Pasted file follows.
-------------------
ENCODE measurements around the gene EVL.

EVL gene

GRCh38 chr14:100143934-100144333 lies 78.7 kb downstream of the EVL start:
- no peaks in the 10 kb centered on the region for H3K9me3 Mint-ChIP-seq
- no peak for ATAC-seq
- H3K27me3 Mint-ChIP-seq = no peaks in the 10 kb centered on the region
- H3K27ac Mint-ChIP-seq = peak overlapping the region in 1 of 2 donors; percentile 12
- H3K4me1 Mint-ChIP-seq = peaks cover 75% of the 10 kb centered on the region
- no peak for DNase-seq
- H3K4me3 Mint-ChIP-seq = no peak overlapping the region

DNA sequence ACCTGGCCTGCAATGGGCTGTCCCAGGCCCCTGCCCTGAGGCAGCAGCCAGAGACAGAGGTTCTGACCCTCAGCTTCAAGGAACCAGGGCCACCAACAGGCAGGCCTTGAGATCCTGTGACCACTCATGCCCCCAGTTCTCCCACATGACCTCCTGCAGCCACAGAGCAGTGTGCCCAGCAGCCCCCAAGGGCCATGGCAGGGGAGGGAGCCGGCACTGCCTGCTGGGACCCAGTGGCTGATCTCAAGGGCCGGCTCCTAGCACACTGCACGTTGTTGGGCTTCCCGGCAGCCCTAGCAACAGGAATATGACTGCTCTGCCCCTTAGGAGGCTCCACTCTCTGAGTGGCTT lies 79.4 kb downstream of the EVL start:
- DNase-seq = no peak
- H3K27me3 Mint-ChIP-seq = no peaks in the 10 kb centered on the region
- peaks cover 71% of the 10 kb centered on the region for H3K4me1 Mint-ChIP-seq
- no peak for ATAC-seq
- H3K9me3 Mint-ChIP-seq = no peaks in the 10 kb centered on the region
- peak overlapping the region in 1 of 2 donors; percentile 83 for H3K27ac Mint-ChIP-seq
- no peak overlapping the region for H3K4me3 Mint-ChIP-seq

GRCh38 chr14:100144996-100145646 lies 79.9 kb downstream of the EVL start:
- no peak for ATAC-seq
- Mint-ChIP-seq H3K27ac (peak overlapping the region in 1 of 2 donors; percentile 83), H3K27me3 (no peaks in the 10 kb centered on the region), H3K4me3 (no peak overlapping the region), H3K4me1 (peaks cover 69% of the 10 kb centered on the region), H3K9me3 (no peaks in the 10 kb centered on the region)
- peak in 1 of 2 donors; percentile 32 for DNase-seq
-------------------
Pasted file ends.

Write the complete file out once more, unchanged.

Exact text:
ENCODE measurements around the gene EVL.

EVL gene

GRCh38 chr14:100143934-100144333 lies 78.7 kb downstream of the EVL start:
- no peaks in the 10 kb centered on the region for H3K9me3 Mint-ChIP-seq
- no peak for ATAC-seq
- H3K27me3 Mint-ChIP-seq = no peaks in the 10 kb centered on the region
- H3K27ac Mint-ChIP-seq = peak overlapping the region in 1 of 2 donors; percentile 12
- H3K4me1 Mint-ChIP-seq = peaks cover 75% of the 10 kb centered on the region
- no peak for DNase-seq
- H3K4me3 Mint-ChIP-seq = no peak overlapping the region

DNA sequence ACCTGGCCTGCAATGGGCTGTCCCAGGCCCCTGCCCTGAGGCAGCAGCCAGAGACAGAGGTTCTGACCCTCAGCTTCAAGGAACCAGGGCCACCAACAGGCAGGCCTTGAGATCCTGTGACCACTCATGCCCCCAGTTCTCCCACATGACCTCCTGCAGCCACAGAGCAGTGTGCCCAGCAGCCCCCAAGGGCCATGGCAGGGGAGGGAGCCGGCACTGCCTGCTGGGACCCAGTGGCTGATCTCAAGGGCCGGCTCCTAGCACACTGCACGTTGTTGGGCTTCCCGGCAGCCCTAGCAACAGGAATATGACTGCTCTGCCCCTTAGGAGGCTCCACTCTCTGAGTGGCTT lies 79.4 kb downstream of the EVL start:
- DNase-seq = no peak
- H3K27me3 Mint-ChIP-seq = no peaks in the 10 kb centered on the region
- peaks cover 71% of the 10 kb centered on the region for H3K4me1 Mint-ChIP-seq
- no peak for ATAC-seq
- H3K9me3 Mint-ChIP-seq = no peaks in the 10 kb centered on the region
- peak overlapping the region in 1 of 2 donors; percentile 83 for H3K27ac Mint-ChIP-seq
- no peak overlapping the region for H3K4me3 Mint-ChIP-seq

GRCh38 chr14:100144996-100145646 lies 79.9 kb downstream of the EVL start:
- no peak for ATAC-seq
- Mint-ChIP-seq H3K27ac (peak overlapping the region in 1 of 2 donors; percentile 83), H3K27me3 (no peaks in the 10 kb centered on the region), H3K4me3 (no peak overlapping the region), H3K4me1 (peaks cover 69% of the 10 kb centered on the region), H3K9me3 (no peaks in the 10 kb centered on the region)
- peak in 1 of 2 donors; percentile 32 for DNase-seq